description of traffic, in any respect whatsoever; or to subject any
particular person, company, firm, corporation, association, locality,
port, port district, gateway, transit point, region, district,
territory, or any particular description of traffic to any undue or
unreasonable prejudice or disadvantage in any respect whatsoever. .
In at least two landmark cases, however, the Commission sided with the
railroads rather than with the African-American passengers who had
filed complaints. In both Mitchell v. United States (1941) and
Henderson v. United States, the Supreme Court took a more expansive
view of the Act than the Commission. In 1962, the ICC banned
racial discrimination in buses and bus stations, but it did not do so
until several months after a binding pro-integration Supreme Court
Boynton v. Virginia
Boynton v. Virginia and the Freedom Rides (in which activists
engaged in civil disobedience to desegregate interstate buses).
A Puck magazine cartoon from 1907 depicting two large bears named
"Interstate Commerce Commission" and "Federal Courts" attacking Wall
The limitation on railroad rates in 1906-07 depreciated the value of
railroad securities, a factor in causing the panic of 1907.
Some economists and historians, such as
Milton Friedman assert that
existing railroad interests took advantage of ICC regulations to
strengthen their control of the industry and prevent competition,
constituting regulatory capture.
David D. Friedman
David D. Friedman argues that the ICC always served the
railroads as a cartelizing agent and used its authority over other
forms of transportation to prevent them, where possible, from
undercutting the railroads.
Congress passed various deregulation measures in the 1970s and early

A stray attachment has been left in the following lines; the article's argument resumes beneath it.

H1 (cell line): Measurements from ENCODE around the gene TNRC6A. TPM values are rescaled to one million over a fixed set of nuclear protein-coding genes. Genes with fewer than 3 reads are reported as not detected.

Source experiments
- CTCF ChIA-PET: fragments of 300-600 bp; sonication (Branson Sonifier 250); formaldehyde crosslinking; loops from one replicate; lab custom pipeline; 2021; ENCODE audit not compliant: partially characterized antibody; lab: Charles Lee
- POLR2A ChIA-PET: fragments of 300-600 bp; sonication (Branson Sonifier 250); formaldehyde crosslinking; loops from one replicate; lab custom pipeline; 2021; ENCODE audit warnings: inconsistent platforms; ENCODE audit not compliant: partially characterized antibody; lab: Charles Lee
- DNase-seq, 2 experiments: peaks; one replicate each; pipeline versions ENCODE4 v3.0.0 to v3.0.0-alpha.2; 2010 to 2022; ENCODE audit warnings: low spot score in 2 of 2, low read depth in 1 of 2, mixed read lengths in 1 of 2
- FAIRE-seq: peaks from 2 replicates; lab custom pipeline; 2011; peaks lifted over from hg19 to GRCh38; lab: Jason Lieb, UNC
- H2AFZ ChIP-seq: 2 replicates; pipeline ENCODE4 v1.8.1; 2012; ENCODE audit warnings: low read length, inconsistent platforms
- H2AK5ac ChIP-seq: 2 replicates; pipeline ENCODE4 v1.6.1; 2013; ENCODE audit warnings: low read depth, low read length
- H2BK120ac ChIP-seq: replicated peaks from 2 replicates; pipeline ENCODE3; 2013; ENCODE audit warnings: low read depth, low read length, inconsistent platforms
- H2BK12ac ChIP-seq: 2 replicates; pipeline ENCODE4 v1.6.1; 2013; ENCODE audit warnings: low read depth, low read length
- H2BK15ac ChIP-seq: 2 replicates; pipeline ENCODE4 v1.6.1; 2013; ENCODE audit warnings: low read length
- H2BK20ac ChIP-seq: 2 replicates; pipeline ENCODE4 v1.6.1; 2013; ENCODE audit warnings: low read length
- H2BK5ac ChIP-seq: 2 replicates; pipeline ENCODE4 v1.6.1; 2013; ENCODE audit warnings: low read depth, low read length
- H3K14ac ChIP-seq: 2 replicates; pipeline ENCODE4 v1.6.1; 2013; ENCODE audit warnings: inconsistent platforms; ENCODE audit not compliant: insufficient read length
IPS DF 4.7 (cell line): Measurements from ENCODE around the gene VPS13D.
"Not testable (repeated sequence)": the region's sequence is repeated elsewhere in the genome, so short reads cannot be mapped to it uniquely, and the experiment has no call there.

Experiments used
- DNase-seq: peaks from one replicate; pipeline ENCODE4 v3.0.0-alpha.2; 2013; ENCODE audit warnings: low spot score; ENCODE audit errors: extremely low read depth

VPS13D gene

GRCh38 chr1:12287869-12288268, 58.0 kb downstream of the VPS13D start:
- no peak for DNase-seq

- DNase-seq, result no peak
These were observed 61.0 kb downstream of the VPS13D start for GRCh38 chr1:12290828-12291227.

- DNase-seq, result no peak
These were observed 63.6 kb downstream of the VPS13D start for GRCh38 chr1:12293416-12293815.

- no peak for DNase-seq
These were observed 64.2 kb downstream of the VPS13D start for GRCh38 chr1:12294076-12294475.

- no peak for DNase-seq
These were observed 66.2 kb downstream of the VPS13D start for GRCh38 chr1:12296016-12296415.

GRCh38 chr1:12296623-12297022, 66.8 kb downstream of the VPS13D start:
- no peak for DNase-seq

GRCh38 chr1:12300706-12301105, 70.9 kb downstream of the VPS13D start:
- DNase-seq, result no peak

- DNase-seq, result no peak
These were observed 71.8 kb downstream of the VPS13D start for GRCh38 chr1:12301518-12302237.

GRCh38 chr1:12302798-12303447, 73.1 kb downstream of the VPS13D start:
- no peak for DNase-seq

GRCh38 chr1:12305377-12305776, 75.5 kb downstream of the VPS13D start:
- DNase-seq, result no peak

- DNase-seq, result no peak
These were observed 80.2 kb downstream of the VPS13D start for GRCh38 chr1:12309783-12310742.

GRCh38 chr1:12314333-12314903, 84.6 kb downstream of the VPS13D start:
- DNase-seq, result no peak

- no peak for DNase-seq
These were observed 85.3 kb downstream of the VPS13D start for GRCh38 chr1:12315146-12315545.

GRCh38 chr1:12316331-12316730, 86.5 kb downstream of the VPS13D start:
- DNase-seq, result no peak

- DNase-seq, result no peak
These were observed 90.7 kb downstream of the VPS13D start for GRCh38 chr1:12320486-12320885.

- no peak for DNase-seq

1980s which diminished ICC authority, including the Railroad
Regulatory Reform Act of 1976 ("4R Act"), the Motor
Carrier Act of 1980 and the
Staggers Rail Act
Staggers Rail Act of 1980. Senator Fred R.
Oklahoma was a strong supporter of abolishing the
Commission. In December 1995, with most of the ICC's powers had
been eliminated or repealed, Congress finally abolished the agency
with the ICC Termination Act of 1995. Final Chair Gail McDonald
oversaw transferring its remaining functions to a new agency, the U.S.
Surface Transportation Board
Surface Transportation Board (STB), which reviews merger/acquisitions,
rail line abandonments and railroad corporate filings.
ICC jurisdiction on rail safety (hours of service rules, equipment and
inspection standards) was transferred to the Federal Railroad
Administration pursuant to the Federal
Railroad Safety Act of 1970.
Motor carriers (bus lines, trucking companies) are now regulated by
Federal Motor Carrier Safety Administration
Federal Motor Carrier Safety Administration (FMCSA), within the
U.S. Department of Transportation
U.S. Department of Transportation (USDOT). Prior to its abolition, the
ICC issued identification numbers to motor carriers for which it
issued licenses. These identification numbers were generally in the
form of "ICC MC-000000". When the ICC was dissolved, the function of
licensing interstate motor carriers was transferred to FMCSA. All
motor carriers with federal licenses now have a USDOT number such as
The ICC served as a model for later regulatory efforts. Unlike, for
example, state medical boards (historically administered by the
doctors themselves), the seven Interstate Commerce Commissioners and
their staffs were full-time regulators who could have no economic ties
to the industries they regulated. Since 1887, some state and other
federal agencies adopted this structure. And, like the ICC, later
agencies tended to be organized as multi-headed independent
commissions with staggered terms for the commissioners. At the federal
level, agencies patterned after the ICC included the Federal Trade
Commission (1914), the
Federal Communications Commission
Federal Communications Commission (1934), the
U.S. Securities and Exchange Commission
U.S. Securities and Exchange Commission (1934), the National Labor
Relations Board (1935), the
Civil Aeronautics Board
Civil Aeronautics Board (1940), Postal
Regulatory Commission (1970) and the Consumer Product Safety
In recent decades, this regulatory structure of independent federal
agencies has gone out of fashion. The agencies created after the 1970s
generally have single heads appointed by the President and are
divisions inside executive Cabinet Departments (e.g., the Occupational
Safety and Health Administration (1970) or the Transportation Security
Administration (2002)). The trend is the same at the state level,
though it is probably less pronounced.
Interstate Commerce Commission